Friday, March 28, 2008

RMON (Remote Monitoring) continue...

As this list shows, RMON provides a greater deal of functionality compared to SNMP. It allows for the collection of statistical data from all levels of the OSI reference model, including applications at the top in RMON2.

Because Ethernet and Token-Ring networks operate in a fundamentally different way, additional groups are defined in RFC 1513 that are specific to Token-Ring networks:

Alarms and Events

Internet 2010

RMON agents can be programmed to take actions when specific things happen on the network. The Alarms and Events groups provide an important intelligence function.

Configuring an alarm consists of specifying a variable to be watched, the sampling interval, and the event that will be performed when a threshold is crossed. The threshold can be a rising or a falling threshold, or both. For example, an alarm can be set to notify you when something begins to go awry, and to tell you when the situation gets better.

An event that is generated by an alarm can be configured to send an SNMP trap message to one or more management consoles, and store the event in the Log Table. The management station can then take the actions it deems necessary, including retrieving information from the Log Table.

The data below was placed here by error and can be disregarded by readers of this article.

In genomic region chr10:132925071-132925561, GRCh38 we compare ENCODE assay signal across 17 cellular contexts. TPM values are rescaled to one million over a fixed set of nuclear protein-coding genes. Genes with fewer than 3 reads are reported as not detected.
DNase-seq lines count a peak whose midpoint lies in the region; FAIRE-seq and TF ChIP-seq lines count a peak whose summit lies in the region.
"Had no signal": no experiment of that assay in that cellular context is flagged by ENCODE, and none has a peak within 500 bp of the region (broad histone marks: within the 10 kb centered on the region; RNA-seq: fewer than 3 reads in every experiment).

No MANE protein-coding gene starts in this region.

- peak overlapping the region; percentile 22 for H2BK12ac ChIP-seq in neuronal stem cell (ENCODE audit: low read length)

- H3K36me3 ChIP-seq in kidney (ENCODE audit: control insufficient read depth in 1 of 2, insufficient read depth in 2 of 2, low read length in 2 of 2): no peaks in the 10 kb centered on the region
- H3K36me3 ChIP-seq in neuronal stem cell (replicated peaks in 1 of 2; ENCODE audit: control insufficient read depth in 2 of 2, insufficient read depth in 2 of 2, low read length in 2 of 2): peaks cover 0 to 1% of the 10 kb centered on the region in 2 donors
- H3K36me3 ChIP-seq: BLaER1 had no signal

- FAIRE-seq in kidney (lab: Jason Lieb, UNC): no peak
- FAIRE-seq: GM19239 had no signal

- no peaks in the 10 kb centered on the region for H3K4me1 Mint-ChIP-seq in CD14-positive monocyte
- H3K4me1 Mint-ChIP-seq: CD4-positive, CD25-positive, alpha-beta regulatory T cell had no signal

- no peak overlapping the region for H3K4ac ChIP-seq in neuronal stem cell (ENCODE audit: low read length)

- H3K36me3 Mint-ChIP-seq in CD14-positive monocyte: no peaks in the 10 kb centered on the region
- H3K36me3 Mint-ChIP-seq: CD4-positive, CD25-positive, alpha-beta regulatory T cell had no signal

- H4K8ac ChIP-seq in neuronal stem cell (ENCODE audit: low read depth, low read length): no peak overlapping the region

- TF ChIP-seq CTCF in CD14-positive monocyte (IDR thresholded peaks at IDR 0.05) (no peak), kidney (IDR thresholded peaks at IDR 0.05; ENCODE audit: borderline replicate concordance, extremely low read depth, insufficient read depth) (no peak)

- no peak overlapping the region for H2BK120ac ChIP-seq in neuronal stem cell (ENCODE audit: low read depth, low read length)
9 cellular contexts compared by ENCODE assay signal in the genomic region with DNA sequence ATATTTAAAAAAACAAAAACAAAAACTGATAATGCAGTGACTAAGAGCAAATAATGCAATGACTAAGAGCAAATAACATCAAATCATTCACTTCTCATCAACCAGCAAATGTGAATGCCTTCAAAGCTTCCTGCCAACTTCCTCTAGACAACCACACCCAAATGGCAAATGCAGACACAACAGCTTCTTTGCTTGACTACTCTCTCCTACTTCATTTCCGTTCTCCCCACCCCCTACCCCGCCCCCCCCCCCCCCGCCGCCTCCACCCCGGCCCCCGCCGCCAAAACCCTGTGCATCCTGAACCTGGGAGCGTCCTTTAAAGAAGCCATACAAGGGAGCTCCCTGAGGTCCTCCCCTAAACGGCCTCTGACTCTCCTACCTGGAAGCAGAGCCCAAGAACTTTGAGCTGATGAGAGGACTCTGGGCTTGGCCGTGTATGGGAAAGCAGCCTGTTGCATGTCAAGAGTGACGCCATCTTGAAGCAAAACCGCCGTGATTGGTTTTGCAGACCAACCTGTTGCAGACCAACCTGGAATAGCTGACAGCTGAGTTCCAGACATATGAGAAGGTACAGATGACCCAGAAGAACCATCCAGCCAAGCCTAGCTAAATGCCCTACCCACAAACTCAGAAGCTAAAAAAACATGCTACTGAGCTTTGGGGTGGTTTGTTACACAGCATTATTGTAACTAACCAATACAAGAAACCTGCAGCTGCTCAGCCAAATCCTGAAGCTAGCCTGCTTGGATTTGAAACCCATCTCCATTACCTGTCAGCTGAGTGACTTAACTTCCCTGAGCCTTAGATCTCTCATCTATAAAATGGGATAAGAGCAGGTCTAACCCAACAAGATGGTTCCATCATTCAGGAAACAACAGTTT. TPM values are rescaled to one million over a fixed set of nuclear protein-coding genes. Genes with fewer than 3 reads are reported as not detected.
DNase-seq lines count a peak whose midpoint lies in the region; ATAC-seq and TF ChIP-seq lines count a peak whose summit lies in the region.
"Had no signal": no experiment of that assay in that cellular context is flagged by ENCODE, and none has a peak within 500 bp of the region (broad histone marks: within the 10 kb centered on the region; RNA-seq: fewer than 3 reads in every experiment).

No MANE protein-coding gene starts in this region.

Establishing a Baseline

When making decisions on how to set up alarms and the events they generate, you should consider how the network functions normally. First monitor the network using RMON agents over a long period, noting when variations in traffic or errors occur. Make note of any fluctuations that regularly occur for specific dates or for a particular time of day.

Different network segments might require different sampling intervals and thresholds. For example, a local LAN segment might be subject to wide variations depending on only a small number of users, whereas a major backbone might fluctuate much less as traffic from many segments is blended together. When deciding on a sampling period, it's best to use a shorter interval for a segment that experiences frequent fluctuations and a longer interval for a segment that behaves in a more stable manner.

Response to alarms can be in the form of immediate corrective action, as in the case of a defective device, or a long-term solution such as additional capacity or equipment. Regularly review the baseline values you set, and change them as network usage or topology changes. If alarms and events are not configured to reflect activity that is of a genuine concern, network operators might begin to ignore them, much like what happened to the boy who "cried wolf."

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